For those who know Forth language, console is a tool allowing interactive communication with nnCron; for those who only starts to learn Forth, console is an indispensable assistant. In console you can use all Forth words, create new definitions and execute them etc. But please be careful: Forth allows you to do a lot of things, therefore it requires extreme care.

To start the console, right-click on nnCron icon in system tray and select Tools - Console in the menu. Console can also be started from command line.

If you want console to be started automatically at nnCron startup, open Options dialog window and check checkbox Open at startup on Interface page.

To end a console session and quit console type:


and press ENTER; or you can just click on the Close button in upper right corner of console.

nnCron console "remembers" all the commands you enter and can recall these commands and maintain command history list using pre set hotkeys. For example, you can press F7 to display the list of available commands in history. Press Up Arrow to recall the command you used before the one displayed. Press Down Arrow to recall the command you used after the one displayed etc... Take a look into description of built-in command doskey in your operating sysytem documentation for detailed list of available hotkeys.

Remote Console

Since nnCron version 1.88, one can use console even from remote computers. For this purpose, nnCron starts Remote Console server at each startup. Behavior of remote console server is modified with the following variables of nncron.ini:

After you made sure you have right to connect from your address and that you know which port to connect to, start telnet and type in the command:

open <ip_address> <port>

for example:

open 2002

In this way, you will start a remote console sessions which is just the same as a local session.

Console can also be started and closed programmatically. In nnCron scripts which are started from command line with the help of -runfile key, one can use following words of Forth language:

CONSOLE - create a console window
START-QUIT - run word QUIT in a separate thread
QUIT - if a console is already running


: main
    ." Hello, World!" CR
    ." Press any key..." KEY DROP

When working with Forth console, please keep in mind that most of predefined prefix-type words in nnCron are intended to be used at compile-time rather then at run-time. Each task is automatically compiled when crontab is reloaded. So these words can be compiled, but cannot be used in console.

Here is a simple example. In a Forth console window, type the following line

MSG: "test"

and press ENTER. If you expect to see a message box saying "test", you are mistaken, for we used word MSG: at run-time and not at compile-time.

But if you compose a definition for a new word in console itself:

: test_message MSG: "test" ;

then press ENTER and and now try to execute this word,


then you will get your message box saying "test". Why? Well, it is because we compiled a new word by pressing ENTER after its definition, i.e. we used word MSG: only at compile time.

Besides that, you can use in console a postfix-type analogue of word MSG:

S" test" MsgBox

Most of predefined prefix words in nnCron have versions that use postfix positioning; you can safely use these postfix words in console.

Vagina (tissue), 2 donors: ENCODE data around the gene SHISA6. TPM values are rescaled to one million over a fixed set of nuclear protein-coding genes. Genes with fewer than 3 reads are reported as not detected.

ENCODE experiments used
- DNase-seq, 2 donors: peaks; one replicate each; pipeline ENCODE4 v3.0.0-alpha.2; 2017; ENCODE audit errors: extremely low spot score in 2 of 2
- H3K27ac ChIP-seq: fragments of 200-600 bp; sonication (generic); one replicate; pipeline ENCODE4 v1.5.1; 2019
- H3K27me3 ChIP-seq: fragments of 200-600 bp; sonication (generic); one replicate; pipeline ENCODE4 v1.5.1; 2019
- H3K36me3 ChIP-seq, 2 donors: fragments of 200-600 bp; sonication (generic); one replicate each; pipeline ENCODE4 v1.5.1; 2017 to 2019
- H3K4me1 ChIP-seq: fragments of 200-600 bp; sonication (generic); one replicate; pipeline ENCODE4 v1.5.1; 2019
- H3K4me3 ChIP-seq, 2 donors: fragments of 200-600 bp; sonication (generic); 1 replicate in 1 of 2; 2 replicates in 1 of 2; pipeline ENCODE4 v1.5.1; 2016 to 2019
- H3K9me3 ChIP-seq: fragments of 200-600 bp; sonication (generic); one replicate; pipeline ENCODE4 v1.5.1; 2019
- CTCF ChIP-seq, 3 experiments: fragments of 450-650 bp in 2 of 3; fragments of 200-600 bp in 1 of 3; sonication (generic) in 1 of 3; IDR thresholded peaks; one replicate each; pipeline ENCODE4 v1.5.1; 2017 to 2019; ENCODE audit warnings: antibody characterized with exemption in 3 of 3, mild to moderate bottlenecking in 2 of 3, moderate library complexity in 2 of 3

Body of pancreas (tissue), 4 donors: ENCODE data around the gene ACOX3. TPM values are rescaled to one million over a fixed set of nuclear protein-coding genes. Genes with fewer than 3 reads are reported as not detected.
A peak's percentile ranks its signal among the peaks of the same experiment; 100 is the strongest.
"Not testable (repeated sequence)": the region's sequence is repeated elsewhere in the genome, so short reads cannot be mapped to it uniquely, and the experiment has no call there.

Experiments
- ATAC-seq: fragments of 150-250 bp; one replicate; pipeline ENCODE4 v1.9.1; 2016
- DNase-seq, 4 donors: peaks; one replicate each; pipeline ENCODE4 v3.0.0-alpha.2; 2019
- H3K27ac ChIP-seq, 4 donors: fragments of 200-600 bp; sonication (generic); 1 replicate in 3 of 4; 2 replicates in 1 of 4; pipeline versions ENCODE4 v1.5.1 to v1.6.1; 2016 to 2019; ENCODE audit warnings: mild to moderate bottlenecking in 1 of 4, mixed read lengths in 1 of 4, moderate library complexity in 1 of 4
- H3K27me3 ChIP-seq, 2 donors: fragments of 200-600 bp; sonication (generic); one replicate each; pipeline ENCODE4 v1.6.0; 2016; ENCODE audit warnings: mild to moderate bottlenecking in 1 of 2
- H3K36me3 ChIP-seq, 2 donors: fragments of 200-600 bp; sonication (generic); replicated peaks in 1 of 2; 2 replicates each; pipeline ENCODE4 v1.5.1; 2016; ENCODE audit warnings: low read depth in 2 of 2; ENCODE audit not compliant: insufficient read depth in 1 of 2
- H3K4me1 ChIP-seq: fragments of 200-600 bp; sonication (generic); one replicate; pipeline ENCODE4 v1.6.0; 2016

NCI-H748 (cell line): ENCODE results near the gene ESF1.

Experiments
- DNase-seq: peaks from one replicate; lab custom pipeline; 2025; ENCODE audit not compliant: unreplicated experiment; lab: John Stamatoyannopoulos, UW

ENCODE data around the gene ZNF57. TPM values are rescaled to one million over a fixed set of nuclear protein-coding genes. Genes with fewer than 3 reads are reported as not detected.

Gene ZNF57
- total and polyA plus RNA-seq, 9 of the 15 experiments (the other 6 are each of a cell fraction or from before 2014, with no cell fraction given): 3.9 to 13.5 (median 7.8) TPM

Local Console

In order for nnCron console to work correctly, you must have TCP/IP protocol installed. If it is not installed on the computer where you are working, you can use so-called local console instead of the standard nnCron console. In order to be able to use the local console, set variable RemConsole in nncron.ini to OFF:

RemConsole OFF

In this case, a local console will be opened instead of standard nnCron console. The only limitation you will encounter in working with the local console is that is you shouldn't try to close it with Close button in upper right corner of console window.

The proper way to close a console window is to type the word bye in lower case:


and press ENTER.

Don't to close local console by clicking on Close button in the upper right corner, for this will close nnCron itself!

A Few Useful Words to Use with Console:

. (period)

Grabs the value on the top of stack, removes it from the task and prints it to console.


\ let's print to console the result of a check for existence of a file
FILE-EXIST: "c:\xxx\test.sem"
. CR
\ let's print to console the result of addition
2 3 + . CR


Outputs all the contents of the stack without destroying it (i.e. leaving the stack in its former condition)


\ placing integers on stack and printing them to console
1 2 3 4 5 6 7 8 9 0 .S


Clears the stack. Actually, any inexistent word can be used to clear the stack, including ABRACADABRA or CLEAR_DA_STACK or even simply qwefdawdflk. :)


\ placing integers on stack
1 2 3
\ clearing the stack

We can also define a special word for clearing the stack. Let's call it 0SP.


Word DEPTH returns the number of elements on the stack. In this loop, we execute word DROP until word DEPTH returns 0 (which means that the stack is already empty).

Place this definition, for example, to plugin tools.spf, and you will always have word 0SP at your disposal.


This word prints to console a succeeding string from the current task followed a closing quotation mark.


#( test_debug
    ." Test string." CR
    ." Debug message." CR

Here are examples of a construct which allows to print to console strings containing predefined nnCron variables:

\ prints to console: "Hello, name_of_current_user!"
\ prints to console the title of currently active window
S" Title of active window: %ACTIVE-WINDOW%" EVAL-SUBST TYPE


Types a carriage return in a console window.


." First string" CR ." Second string" CR


Closes console without closing nnCron. To close console, type in it:


and press ENTER.